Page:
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Apple expected to produce 6 million second-gen iPads per month - Page 3

post #81 of 83
Originally Posted by Damn_Its_Hot View Post

I find it interesting that when discuss cost you looked at the major component costs of hardware but didn't have anything in the mix for the software (iOS) which is a major cost (amortized across product lines and time).

Because it doesn't matter, it is very useful to know how much the hardware costs. That is the price of each unit as it leaves the factory.
Putting in these component costs but nothing for software and manufacturing is a huge over site IMHO.

For people that have a grasp of business it is very useful. Besides most of the times the manufacturing cost is rolled into the equation. Such numbers generally are receding to how much it costs to ship each additional unit.

This number has absolutely nothing to do with taxes, overhead or other costs. Frankly I think that these numbers offered up are often bogus. However I'm sure Apple has the cost of every single item down to a fractional cent and knows exactly how much each iPad costs as it leaves the factory. They have to because they have to be able to structure the selling price based on that and overhead.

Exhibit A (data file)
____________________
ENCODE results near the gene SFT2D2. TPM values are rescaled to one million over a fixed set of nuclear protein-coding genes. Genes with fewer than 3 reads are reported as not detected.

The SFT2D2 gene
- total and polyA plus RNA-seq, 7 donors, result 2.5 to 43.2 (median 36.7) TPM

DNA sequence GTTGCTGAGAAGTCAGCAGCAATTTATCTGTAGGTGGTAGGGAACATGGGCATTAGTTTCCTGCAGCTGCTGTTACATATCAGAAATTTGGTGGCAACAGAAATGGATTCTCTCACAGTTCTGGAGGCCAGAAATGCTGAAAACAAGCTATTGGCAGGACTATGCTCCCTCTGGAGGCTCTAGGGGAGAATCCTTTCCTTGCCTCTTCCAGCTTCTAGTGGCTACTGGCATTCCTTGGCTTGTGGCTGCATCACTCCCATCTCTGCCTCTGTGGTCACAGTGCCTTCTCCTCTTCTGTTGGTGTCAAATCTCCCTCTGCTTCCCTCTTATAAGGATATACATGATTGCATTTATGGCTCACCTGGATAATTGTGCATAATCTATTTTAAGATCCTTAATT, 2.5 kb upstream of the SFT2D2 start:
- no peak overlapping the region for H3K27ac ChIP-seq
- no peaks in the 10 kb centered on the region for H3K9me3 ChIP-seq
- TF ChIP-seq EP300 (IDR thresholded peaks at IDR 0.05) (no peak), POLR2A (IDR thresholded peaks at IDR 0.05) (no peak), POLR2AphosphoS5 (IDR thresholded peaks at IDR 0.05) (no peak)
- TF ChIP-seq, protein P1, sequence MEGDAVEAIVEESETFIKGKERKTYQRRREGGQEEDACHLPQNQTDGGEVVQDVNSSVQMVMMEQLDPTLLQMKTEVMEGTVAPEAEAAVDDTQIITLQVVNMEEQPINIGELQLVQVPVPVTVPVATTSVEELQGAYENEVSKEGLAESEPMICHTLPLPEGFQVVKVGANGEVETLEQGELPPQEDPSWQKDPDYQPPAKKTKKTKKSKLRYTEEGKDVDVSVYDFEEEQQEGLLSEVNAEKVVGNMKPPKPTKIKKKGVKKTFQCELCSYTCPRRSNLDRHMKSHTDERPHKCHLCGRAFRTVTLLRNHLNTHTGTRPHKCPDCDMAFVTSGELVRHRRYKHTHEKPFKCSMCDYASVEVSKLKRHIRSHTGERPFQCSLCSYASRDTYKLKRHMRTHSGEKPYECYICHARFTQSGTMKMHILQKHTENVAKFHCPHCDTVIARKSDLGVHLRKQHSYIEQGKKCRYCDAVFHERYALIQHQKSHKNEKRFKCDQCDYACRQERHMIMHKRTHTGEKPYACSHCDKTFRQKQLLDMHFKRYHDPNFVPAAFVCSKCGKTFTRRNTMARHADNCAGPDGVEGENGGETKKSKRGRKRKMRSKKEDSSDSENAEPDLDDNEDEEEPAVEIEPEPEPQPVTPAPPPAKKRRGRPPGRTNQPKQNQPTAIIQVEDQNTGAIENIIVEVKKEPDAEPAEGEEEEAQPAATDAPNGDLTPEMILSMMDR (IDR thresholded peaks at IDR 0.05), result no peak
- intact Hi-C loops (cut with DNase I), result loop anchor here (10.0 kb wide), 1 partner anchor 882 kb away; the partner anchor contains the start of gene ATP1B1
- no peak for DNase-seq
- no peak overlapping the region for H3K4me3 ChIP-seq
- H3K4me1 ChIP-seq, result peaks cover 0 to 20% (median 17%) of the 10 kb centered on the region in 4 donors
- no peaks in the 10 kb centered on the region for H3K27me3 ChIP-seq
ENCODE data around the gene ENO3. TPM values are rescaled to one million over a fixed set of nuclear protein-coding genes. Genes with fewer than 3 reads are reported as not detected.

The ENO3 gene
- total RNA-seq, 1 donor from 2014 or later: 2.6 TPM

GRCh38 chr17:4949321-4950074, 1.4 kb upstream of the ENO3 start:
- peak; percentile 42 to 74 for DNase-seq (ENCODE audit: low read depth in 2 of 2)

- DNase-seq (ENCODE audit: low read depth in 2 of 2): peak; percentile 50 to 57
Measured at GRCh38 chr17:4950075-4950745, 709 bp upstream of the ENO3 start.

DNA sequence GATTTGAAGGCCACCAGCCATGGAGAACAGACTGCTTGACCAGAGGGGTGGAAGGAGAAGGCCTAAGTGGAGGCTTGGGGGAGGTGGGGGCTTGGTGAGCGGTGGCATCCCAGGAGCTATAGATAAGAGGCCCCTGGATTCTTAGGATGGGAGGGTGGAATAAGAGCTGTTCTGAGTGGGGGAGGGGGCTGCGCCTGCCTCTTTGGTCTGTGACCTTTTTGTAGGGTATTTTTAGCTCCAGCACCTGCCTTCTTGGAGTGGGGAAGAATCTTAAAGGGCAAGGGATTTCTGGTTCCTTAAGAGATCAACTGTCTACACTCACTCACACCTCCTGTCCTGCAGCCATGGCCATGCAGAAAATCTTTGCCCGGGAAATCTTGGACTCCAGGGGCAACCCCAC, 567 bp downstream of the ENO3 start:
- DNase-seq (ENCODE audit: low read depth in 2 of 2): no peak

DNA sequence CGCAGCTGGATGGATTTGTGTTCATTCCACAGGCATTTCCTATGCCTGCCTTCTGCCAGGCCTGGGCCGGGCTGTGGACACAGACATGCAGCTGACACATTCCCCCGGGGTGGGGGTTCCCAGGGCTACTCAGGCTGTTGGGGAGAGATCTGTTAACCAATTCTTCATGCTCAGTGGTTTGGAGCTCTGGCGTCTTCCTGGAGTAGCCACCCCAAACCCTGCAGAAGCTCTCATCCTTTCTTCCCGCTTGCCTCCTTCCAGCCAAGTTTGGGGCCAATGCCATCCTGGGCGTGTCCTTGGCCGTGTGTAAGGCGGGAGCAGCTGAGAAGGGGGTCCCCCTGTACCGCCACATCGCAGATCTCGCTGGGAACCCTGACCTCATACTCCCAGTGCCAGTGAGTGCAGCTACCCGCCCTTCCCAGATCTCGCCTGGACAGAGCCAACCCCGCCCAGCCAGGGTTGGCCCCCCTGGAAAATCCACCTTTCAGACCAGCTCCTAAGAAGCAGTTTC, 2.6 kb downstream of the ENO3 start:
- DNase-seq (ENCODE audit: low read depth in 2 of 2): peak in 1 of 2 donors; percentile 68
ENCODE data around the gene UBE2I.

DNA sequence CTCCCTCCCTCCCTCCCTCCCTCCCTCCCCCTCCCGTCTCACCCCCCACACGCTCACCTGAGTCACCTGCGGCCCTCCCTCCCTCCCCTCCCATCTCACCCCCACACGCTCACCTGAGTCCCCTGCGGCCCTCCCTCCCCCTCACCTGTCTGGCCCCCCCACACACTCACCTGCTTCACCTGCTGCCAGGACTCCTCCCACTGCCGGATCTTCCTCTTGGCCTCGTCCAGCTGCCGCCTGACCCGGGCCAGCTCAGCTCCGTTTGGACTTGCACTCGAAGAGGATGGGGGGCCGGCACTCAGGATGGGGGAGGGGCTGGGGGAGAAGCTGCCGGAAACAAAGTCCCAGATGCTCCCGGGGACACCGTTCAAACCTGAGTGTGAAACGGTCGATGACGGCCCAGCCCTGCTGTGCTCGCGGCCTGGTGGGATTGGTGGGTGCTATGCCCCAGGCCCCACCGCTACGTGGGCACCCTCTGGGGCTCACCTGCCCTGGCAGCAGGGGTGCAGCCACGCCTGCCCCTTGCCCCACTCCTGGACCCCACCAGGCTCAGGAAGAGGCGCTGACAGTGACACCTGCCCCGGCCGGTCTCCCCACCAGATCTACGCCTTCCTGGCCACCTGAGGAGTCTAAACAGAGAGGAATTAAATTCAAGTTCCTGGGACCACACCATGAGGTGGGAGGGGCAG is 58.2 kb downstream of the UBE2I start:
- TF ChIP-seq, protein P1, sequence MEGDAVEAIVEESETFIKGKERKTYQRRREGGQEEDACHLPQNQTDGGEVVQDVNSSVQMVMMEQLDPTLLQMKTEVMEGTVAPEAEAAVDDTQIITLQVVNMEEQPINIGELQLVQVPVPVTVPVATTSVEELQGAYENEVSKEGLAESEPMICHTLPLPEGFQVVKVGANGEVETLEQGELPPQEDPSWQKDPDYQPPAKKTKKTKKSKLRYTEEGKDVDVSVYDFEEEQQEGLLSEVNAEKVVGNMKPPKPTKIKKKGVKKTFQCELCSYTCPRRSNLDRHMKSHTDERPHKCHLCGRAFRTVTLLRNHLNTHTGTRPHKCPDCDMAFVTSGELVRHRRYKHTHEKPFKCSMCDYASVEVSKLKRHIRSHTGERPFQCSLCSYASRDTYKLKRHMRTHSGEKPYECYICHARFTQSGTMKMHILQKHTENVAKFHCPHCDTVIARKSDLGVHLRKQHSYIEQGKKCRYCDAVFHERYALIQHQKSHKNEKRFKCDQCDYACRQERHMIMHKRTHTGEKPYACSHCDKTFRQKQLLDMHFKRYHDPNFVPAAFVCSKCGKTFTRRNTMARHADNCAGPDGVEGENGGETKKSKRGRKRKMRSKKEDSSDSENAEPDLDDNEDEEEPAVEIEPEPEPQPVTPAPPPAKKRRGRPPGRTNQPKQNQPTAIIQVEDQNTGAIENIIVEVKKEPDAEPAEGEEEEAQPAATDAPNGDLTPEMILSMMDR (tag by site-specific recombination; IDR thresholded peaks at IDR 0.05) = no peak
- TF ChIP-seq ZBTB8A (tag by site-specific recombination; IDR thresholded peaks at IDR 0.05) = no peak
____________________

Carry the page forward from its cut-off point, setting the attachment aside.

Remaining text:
Just my thoughts - could be I don't understand manufacture of a hard product (as opposed to software) since I have spent my career in software engineering (and as a civil engr b4 that in my first life).

I believe you are right here.

There is an old adage in business that you don't make your money based on what you can sell a product for but rather what you can buy it for. The thought being that you have limitations on what you can sell something to the public at price wise. This can be due to the economy, competition or lack of strong interest. So to be successful you buy your component products at the lowest possible cost.